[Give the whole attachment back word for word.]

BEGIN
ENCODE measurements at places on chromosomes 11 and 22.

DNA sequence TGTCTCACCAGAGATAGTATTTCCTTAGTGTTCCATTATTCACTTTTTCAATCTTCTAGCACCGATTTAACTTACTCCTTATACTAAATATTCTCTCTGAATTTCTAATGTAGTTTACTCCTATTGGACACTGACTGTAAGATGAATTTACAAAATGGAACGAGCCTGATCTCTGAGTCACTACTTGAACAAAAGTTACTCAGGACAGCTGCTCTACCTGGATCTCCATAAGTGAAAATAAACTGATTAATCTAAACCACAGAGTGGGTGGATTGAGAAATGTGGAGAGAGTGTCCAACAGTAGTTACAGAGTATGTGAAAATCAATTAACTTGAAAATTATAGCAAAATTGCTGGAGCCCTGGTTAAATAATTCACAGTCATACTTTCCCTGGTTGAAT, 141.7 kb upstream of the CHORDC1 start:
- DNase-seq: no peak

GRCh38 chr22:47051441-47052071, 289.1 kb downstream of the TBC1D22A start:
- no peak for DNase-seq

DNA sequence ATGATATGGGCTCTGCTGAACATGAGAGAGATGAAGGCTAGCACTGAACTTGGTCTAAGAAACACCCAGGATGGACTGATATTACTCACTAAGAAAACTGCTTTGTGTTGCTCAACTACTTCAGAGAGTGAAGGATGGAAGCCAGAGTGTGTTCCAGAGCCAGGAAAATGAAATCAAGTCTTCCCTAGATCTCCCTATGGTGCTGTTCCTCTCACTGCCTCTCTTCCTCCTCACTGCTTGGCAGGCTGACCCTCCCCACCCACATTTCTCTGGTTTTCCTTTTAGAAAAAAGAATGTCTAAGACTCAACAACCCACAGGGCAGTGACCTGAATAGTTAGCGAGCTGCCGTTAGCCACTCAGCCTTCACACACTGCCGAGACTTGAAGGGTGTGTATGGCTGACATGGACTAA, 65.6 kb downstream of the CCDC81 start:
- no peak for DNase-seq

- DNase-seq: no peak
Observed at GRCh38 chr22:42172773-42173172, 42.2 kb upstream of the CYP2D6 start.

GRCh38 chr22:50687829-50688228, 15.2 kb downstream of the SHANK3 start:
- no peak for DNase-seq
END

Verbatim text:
ENCODE measurements at places on chromosomes 11 and 22.

DNA sequence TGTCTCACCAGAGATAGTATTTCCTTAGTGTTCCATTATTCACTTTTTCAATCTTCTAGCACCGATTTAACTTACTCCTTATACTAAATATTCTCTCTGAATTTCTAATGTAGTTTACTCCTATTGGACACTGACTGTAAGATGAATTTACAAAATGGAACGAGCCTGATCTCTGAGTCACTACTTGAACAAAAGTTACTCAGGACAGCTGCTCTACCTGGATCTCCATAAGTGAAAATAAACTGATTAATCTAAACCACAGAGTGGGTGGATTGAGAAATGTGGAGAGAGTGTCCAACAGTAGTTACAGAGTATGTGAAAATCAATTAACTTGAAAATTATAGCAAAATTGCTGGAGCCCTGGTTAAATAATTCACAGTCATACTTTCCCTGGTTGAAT, 141.7 kb upstream of the CHORDC1 start:
- DNase-seq: no peak

GRCh38 chr22:47051441-47052071, 289.1 kb downstream of the TBC1D22A start:
- no peak for DNase-seq

DNA sequence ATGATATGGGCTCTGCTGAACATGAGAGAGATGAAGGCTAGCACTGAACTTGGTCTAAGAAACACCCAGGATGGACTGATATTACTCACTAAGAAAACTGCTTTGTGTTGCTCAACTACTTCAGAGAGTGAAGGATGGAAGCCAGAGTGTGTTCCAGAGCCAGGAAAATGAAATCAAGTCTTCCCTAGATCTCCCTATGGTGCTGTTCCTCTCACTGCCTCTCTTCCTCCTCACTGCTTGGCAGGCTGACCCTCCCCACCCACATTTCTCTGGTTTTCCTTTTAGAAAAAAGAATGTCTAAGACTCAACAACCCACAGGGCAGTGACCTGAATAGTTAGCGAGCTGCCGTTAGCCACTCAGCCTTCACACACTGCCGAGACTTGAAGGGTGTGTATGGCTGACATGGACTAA, 65.6 kb downstream of the CCDC81 start:
- no peak for DNase-seq

- DNase-seq: no peak
Observed at GRCh38 chr22:42172773-42173172, 42.2 kb upstream of the CYP2D6 start.

GRCh38 chr22:50687829-50688228, 15.2 kb downstream of the SHANK3 start:
- no peak for DNase-seq